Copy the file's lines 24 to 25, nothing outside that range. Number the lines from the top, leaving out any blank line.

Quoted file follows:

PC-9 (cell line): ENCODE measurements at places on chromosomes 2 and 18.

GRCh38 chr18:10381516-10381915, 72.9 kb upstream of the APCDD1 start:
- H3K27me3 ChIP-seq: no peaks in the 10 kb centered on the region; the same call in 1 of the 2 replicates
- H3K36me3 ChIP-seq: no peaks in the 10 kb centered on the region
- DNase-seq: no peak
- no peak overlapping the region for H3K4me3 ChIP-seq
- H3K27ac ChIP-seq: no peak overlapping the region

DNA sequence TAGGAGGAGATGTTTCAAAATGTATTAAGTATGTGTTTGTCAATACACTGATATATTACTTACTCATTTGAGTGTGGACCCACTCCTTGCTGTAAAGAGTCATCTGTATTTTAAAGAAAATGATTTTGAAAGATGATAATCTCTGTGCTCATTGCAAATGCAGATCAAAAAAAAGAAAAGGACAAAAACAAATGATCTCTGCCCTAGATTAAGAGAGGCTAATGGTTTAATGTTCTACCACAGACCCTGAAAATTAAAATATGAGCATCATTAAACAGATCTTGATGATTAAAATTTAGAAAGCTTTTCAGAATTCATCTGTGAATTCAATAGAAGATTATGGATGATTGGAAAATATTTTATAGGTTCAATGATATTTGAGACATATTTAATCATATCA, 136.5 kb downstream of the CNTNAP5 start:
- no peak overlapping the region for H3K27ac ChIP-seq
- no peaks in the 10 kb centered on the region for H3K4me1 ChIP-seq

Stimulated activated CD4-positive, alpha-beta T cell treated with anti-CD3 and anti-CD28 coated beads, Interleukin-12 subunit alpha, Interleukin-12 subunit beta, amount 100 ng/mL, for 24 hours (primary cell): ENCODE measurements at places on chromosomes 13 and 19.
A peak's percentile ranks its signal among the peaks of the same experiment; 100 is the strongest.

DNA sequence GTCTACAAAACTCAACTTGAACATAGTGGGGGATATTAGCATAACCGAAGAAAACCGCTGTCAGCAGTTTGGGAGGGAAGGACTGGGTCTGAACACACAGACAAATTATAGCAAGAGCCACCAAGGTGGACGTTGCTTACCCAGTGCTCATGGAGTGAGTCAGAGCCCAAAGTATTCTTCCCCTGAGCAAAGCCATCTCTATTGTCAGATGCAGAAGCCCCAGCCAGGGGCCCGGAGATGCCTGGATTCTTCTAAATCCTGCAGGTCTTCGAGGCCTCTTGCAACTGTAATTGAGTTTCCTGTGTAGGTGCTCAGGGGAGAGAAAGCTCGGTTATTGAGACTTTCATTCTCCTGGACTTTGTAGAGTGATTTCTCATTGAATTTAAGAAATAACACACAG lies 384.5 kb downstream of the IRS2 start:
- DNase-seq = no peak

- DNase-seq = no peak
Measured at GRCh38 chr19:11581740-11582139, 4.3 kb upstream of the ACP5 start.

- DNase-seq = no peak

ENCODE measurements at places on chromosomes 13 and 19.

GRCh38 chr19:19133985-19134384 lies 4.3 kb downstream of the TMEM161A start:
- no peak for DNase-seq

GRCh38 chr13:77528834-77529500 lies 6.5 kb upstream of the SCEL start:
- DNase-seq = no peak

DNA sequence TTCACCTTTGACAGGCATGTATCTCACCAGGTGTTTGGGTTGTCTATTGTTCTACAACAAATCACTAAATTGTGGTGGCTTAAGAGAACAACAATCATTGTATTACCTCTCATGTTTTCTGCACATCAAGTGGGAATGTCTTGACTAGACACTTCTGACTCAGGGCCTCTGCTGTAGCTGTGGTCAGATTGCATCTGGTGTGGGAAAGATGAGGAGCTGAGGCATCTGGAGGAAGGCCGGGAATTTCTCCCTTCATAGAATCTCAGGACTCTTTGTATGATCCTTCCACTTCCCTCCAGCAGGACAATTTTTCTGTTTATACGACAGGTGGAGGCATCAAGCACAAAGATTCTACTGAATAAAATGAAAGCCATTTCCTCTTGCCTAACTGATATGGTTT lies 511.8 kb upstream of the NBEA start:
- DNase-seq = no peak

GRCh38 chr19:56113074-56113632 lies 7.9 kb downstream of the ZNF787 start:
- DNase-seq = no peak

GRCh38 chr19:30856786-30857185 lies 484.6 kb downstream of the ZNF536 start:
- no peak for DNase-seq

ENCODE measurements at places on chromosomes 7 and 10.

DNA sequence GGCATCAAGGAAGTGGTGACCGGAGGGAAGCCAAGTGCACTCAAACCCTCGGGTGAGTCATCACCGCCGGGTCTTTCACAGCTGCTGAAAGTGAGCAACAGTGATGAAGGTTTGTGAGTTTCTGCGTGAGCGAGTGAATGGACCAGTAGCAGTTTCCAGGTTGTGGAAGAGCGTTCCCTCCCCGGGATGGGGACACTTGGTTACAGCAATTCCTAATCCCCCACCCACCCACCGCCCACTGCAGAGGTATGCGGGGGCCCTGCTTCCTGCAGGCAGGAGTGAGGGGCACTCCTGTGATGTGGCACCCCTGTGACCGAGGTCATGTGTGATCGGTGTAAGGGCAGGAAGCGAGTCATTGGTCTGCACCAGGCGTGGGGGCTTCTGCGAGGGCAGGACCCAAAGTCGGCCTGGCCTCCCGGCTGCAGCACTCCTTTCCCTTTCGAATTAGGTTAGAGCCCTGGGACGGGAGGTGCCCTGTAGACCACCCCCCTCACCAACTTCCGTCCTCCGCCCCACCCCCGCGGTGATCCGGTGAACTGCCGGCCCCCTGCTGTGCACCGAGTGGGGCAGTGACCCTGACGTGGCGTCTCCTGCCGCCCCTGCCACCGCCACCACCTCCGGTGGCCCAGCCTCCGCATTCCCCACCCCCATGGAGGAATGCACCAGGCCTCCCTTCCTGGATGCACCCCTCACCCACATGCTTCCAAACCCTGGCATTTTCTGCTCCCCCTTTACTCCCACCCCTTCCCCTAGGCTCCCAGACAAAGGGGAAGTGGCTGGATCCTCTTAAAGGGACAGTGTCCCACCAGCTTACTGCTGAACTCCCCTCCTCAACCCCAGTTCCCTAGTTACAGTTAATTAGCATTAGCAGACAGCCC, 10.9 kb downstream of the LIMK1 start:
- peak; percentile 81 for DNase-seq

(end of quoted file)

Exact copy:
- DNase-seq = no peak

GRCh38 chr19:56113074-56113632 lies 7.9 kb downstream of the ZNF787 start: